|Year : 2018 | Volume
| Issue : 2 | Page : 119-124
A survey of nurses' compliance with hand hygiene guidelines in caring for patients with cancer in a selected center of Isfahan, Iran, in 2016
Mostafa Mostafazadeh-Bora1, Masoud Bahrami2, Abbas Hosseini3
1 Student Research Center, School of Nursing and Midwifery, Isfahan University of Medical Sciences, Isfahan, Iran
2 Cancer Prevention Research Center, School of Nursing and Midwifery, Isfahan University of Medical Sciences, Isfahan, Iran
3 Department of Adult Nursing, School of Nursing and Midwifery, Isfahan University of Medical Sciences, Isfahan, Iran
|Date of Web Publication||12-Mar-2018|
Department of Adult Nursing, School of Nursing and Midwifery, Isfahan University of Medical Sciences, Isfahan
Source of Support: None, Conflict of Interest: None
Background: Hand hygiene is one of the key ways of preventing healthcare-associated infections (HCAI), especially in patients with cancer. The aim of this study was to determine nurses' compliance with hand hygiene guidelines in caring for patients with cancer in a selected center in Isfahan, Iran, in 2016. Materials and Methods: The present observational study was conducted on nurses in a cancer center in Isfahan in 2016. The participants were selected via convenience sampling method. Nurses serving at bedsides and willing to participate were entered into the study. Data were collected through the direct observation of nurses during delivering routine care, using the standard checklist for direct observation of the “five moments for hand hygiene” approach. Results: In the present study, 94 nurses were studied at 500 clinical moments. The overall hand hygiene compliance rate was 12.80%. The highest hand hygiene compliance rate was observed in the after body fluid exposure moment (72.70%). In addition, hand hygiene compliance rate in preprocedure indications (before patient contact and before aseptic procedure) and postprocedure indications (after patient contact, after body fluid exposure, and after patient surrounding contact) were 3.40 and 21%, respectively, which had a significant correlation (p = 0.001). Conclusions: The findings indicate that the hand hygiene compliance rate among nurses was low. Further research in this regard is recommended in order to find the causes of low compliance with hand hygiene and design interventions for improvement in hand hygiene compliance rate among nurses.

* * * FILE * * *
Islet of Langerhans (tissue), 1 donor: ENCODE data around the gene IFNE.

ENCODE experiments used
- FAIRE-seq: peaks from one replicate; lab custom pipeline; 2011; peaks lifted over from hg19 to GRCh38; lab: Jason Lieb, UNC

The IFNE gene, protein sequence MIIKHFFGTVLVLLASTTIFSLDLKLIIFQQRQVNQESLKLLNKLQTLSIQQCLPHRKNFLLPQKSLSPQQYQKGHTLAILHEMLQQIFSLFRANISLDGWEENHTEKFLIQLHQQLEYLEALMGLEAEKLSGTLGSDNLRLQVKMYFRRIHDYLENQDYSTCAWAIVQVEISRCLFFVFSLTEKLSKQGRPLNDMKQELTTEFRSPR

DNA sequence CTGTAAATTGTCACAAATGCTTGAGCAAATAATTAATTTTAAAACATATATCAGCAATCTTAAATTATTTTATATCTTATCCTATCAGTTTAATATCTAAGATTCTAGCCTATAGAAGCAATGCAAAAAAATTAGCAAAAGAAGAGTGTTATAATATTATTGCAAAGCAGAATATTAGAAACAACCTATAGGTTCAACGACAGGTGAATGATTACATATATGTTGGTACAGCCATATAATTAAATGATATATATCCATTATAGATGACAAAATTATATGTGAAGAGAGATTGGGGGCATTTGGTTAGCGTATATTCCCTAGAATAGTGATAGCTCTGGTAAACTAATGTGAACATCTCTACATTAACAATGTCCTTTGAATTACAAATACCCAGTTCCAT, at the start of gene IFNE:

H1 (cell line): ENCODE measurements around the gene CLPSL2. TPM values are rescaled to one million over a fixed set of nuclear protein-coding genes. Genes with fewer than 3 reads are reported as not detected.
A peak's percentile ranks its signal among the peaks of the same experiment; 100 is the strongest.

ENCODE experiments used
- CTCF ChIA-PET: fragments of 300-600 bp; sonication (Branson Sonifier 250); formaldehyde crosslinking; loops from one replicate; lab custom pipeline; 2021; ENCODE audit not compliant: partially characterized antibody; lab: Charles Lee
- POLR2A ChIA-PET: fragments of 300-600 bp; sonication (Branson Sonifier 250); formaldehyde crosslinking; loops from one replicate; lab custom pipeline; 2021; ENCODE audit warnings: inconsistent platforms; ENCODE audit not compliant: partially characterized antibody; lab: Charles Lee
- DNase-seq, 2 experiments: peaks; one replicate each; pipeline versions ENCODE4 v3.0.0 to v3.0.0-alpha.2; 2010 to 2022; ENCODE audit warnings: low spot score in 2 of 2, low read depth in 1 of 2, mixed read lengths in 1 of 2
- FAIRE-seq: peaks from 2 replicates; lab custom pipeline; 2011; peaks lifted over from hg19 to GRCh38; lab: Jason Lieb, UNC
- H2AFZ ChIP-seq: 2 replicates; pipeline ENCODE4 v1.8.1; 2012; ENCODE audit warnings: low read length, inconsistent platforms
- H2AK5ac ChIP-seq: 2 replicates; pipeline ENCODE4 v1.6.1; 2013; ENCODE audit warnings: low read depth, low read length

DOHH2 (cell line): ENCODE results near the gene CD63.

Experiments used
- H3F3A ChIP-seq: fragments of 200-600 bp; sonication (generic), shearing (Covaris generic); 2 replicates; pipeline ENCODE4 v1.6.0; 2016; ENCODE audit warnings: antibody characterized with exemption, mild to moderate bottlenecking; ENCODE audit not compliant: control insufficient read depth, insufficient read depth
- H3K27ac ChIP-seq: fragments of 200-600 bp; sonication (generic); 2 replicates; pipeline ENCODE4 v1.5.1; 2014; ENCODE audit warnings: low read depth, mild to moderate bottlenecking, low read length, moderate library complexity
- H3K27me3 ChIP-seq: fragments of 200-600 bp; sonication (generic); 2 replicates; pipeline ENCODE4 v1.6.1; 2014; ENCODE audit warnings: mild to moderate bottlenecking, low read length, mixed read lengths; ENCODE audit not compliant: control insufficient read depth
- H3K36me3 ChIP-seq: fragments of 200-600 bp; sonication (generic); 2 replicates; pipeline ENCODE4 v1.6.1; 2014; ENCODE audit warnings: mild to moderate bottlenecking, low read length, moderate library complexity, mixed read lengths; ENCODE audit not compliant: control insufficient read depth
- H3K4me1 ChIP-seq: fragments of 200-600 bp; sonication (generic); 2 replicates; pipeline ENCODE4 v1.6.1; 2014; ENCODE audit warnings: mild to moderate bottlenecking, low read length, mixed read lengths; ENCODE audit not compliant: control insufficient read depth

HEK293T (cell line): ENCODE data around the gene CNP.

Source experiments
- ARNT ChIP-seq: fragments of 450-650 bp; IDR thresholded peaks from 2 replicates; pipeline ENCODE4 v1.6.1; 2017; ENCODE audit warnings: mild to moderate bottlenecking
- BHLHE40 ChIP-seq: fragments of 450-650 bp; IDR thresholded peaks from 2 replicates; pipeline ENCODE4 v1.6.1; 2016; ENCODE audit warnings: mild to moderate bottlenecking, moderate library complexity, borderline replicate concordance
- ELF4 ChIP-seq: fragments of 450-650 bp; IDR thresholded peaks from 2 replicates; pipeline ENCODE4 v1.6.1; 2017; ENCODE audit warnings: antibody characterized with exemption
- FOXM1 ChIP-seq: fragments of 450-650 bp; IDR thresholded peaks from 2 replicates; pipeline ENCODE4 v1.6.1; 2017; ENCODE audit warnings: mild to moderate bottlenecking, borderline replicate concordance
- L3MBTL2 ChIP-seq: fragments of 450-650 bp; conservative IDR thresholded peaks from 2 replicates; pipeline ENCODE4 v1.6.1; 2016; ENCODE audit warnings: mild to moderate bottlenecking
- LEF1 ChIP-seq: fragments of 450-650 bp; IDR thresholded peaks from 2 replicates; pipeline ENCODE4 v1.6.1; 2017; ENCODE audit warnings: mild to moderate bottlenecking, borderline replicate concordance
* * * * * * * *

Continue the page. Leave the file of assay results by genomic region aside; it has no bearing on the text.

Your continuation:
Keywords: Hand hygiene, Iran, neoplasm, nurse